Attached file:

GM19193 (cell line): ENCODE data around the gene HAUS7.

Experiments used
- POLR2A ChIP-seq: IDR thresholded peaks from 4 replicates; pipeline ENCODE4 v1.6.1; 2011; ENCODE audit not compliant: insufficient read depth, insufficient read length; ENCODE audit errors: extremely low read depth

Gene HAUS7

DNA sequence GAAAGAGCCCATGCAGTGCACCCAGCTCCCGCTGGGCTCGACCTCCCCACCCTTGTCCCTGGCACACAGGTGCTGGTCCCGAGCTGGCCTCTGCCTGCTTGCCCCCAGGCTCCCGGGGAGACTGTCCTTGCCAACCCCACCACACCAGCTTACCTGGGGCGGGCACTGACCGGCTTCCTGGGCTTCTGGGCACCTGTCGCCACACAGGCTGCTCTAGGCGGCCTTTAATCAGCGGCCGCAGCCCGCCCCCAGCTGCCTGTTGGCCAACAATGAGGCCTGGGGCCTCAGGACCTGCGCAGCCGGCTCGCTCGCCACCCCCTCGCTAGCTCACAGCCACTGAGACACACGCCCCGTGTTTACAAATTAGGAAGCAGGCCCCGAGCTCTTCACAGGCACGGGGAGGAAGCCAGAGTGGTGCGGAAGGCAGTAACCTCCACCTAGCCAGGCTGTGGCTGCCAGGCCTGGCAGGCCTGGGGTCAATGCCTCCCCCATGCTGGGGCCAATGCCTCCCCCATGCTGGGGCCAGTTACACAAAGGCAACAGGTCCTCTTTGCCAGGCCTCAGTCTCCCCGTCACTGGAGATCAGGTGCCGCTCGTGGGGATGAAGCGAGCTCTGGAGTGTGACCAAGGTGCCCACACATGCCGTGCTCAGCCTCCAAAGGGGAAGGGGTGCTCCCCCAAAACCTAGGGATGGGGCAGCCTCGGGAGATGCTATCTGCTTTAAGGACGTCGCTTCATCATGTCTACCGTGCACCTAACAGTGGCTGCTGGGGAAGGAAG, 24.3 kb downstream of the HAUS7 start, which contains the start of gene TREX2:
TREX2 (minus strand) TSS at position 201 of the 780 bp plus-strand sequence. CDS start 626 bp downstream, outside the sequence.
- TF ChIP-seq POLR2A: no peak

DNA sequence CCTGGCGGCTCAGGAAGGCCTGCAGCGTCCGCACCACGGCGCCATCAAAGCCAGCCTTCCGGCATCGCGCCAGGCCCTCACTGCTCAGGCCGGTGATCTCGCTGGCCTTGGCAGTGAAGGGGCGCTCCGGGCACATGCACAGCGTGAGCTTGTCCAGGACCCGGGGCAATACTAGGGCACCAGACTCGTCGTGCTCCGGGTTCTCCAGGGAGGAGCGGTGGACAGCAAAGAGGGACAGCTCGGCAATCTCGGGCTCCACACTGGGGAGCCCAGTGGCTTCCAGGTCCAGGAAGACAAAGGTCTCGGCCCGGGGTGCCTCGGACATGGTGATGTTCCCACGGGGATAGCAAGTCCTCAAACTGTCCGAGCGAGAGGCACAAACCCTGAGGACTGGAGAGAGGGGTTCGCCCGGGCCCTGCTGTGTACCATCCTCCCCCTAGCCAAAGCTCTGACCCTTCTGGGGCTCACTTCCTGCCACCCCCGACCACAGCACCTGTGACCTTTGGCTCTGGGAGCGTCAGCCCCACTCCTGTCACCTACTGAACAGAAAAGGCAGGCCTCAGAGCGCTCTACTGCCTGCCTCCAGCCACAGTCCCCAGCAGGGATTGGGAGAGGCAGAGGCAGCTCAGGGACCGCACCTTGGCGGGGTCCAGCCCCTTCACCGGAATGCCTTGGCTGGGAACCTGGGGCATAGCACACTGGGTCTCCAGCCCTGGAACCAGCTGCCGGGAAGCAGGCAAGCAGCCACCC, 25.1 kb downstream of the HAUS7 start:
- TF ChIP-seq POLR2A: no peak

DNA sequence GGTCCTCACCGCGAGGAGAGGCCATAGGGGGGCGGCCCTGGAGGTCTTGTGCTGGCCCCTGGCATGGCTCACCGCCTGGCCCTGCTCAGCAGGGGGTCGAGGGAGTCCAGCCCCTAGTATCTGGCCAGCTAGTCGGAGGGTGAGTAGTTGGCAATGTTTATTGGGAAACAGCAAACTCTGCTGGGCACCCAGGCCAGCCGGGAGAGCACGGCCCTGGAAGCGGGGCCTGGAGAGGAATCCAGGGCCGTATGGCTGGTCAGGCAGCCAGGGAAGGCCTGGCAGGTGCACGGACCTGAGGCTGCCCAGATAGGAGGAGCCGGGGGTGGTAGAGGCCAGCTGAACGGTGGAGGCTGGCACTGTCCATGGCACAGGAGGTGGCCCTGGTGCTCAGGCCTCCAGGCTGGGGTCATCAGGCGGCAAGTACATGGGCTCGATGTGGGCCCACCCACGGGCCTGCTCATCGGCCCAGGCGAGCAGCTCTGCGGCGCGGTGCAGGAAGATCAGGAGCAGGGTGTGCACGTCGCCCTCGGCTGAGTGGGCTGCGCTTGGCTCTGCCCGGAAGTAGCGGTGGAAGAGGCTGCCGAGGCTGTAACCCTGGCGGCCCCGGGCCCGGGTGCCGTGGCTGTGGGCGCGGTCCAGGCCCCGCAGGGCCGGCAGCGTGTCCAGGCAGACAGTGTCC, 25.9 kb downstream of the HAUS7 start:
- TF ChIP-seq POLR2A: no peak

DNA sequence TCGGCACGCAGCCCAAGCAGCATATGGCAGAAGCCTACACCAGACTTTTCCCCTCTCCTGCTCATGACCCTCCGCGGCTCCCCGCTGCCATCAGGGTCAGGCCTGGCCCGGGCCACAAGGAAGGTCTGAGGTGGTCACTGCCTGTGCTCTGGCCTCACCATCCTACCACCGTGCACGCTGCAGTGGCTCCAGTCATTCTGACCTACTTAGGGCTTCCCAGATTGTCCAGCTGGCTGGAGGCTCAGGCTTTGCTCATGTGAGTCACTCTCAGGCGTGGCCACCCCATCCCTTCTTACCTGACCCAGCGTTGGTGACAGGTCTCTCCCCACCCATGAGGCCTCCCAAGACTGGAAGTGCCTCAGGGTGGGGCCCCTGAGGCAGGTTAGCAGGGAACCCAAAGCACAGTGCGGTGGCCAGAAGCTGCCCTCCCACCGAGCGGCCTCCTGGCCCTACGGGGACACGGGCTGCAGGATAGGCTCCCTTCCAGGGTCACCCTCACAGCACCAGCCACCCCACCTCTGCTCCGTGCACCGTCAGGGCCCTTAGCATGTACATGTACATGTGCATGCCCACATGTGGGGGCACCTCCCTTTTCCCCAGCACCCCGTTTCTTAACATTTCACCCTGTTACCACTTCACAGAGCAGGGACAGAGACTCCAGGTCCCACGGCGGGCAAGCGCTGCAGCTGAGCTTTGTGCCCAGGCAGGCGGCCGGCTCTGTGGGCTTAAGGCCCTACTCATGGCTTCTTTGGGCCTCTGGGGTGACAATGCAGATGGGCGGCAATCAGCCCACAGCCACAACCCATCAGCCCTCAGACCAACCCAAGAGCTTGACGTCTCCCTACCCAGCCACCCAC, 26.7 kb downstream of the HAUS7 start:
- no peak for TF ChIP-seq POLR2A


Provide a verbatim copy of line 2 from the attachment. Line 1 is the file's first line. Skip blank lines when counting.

Experiments used